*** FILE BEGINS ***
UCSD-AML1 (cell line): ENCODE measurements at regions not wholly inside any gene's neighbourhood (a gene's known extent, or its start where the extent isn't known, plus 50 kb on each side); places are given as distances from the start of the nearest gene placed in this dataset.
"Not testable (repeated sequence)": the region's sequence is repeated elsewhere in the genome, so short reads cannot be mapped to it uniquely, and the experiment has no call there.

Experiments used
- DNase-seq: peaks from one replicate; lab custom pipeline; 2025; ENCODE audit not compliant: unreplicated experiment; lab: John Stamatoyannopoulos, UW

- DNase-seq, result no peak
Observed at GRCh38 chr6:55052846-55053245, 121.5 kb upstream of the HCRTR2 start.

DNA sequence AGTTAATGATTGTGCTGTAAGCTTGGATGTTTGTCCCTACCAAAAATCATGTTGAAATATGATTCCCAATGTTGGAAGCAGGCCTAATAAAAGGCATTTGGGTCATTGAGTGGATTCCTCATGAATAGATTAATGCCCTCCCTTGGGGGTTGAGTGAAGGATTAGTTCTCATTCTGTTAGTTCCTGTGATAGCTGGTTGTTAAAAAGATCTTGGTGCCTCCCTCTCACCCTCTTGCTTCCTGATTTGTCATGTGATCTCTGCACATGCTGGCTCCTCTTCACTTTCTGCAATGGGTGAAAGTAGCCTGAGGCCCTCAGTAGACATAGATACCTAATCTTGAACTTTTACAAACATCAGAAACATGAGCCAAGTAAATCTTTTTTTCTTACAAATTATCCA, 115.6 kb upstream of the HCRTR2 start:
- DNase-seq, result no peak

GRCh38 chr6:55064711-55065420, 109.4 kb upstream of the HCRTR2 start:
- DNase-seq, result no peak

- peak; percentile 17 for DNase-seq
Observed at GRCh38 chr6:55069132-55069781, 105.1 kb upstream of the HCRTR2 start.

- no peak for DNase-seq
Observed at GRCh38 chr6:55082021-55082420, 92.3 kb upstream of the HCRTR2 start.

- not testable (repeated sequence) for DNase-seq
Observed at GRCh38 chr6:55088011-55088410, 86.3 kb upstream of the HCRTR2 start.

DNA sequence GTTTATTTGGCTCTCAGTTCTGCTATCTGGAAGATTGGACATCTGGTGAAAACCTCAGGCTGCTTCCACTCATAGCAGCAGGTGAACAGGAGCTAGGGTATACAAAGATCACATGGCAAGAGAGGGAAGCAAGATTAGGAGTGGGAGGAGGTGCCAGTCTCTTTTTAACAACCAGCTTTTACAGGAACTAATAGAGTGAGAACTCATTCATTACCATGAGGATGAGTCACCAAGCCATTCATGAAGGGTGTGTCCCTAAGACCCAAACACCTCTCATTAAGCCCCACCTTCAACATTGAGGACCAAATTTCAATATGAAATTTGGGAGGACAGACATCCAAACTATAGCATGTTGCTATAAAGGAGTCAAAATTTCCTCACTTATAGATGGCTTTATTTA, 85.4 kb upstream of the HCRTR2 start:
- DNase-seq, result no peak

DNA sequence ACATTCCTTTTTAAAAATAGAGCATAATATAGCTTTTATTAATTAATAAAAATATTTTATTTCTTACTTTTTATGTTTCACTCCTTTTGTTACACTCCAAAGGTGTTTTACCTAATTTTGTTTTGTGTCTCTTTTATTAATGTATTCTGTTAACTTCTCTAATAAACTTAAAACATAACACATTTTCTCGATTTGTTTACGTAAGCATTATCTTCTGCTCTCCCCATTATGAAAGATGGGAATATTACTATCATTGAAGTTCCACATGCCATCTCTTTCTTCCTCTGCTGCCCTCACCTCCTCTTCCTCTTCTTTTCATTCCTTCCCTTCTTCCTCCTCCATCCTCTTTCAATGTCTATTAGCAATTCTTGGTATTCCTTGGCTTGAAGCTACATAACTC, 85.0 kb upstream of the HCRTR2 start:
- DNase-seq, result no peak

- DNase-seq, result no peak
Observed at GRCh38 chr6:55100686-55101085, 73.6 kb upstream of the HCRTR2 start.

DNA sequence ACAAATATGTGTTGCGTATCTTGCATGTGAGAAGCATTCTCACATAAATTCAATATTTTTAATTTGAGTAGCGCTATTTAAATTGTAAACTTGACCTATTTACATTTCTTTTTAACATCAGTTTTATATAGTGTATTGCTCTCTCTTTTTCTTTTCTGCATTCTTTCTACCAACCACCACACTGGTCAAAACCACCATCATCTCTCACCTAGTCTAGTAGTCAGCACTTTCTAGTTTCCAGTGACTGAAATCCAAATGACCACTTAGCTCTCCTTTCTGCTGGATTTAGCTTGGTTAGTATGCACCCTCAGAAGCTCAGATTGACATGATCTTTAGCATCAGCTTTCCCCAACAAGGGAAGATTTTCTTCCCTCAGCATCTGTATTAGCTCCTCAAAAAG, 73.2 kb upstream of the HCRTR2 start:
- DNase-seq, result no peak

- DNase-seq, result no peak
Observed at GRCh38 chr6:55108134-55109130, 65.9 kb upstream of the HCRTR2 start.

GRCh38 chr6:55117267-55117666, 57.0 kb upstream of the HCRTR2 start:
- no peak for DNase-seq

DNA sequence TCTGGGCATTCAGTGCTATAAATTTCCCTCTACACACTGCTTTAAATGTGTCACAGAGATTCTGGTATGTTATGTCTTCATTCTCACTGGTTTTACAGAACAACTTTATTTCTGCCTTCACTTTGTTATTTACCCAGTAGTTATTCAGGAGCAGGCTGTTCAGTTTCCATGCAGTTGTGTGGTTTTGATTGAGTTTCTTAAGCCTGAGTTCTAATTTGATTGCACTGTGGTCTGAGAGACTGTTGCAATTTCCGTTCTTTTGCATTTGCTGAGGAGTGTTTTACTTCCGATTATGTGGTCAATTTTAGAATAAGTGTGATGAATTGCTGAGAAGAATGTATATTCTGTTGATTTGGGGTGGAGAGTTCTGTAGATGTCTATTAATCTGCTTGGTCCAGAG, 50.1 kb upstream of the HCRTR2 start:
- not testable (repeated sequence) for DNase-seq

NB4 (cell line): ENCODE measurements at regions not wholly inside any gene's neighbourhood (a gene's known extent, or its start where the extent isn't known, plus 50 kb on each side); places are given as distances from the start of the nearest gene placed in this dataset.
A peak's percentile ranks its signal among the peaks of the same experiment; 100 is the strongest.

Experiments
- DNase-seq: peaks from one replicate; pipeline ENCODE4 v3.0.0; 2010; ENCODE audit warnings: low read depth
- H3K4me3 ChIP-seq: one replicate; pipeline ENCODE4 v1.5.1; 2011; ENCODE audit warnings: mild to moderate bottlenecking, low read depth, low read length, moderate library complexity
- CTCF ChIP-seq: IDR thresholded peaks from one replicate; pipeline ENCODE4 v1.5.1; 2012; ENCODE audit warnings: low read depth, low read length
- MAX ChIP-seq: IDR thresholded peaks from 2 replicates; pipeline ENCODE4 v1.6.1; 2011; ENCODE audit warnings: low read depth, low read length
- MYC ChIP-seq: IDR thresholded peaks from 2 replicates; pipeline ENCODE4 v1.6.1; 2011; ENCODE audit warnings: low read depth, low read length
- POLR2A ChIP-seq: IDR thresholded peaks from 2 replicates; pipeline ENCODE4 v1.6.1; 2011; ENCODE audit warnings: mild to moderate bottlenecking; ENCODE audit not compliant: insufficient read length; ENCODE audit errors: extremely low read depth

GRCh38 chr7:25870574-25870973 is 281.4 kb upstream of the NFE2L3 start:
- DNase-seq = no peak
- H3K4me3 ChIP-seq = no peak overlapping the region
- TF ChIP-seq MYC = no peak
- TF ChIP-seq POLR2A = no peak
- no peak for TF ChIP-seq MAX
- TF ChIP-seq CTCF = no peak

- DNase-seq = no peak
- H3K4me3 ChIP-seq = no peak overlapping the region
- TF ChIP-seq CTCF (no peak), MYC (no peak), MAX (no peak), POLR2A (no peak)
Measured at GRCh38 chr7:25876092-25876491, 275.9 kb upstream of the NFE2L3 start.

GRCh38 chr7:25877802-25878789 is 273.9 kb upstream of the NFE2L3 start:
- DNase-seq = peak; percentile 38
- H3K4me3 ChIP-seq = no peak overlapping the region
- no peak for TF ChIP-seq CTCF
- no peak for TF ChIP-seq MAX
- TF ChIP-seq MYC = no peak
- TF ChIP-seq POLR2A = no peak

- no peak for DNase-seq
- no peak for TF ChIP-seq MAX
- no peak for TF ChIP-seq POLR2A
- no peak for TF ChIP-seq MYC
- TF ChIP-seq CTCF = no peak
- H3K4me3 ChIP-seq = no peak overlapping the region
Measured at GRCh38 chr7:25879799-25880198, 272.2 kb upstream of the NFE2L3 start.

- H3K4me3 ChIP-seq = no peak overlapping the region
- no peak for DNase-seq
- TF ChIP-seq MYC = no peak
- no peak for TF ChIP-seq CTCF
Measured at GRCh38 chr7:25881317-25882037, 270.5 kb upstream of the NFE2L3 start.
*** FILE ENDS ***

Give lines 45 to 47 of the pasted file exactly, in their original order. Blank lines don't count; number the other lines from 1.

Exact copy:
- no peak for TF ChIP-seq MAX
- TF ChIP-seq CTCF = no peak

- DNase-seq = no peak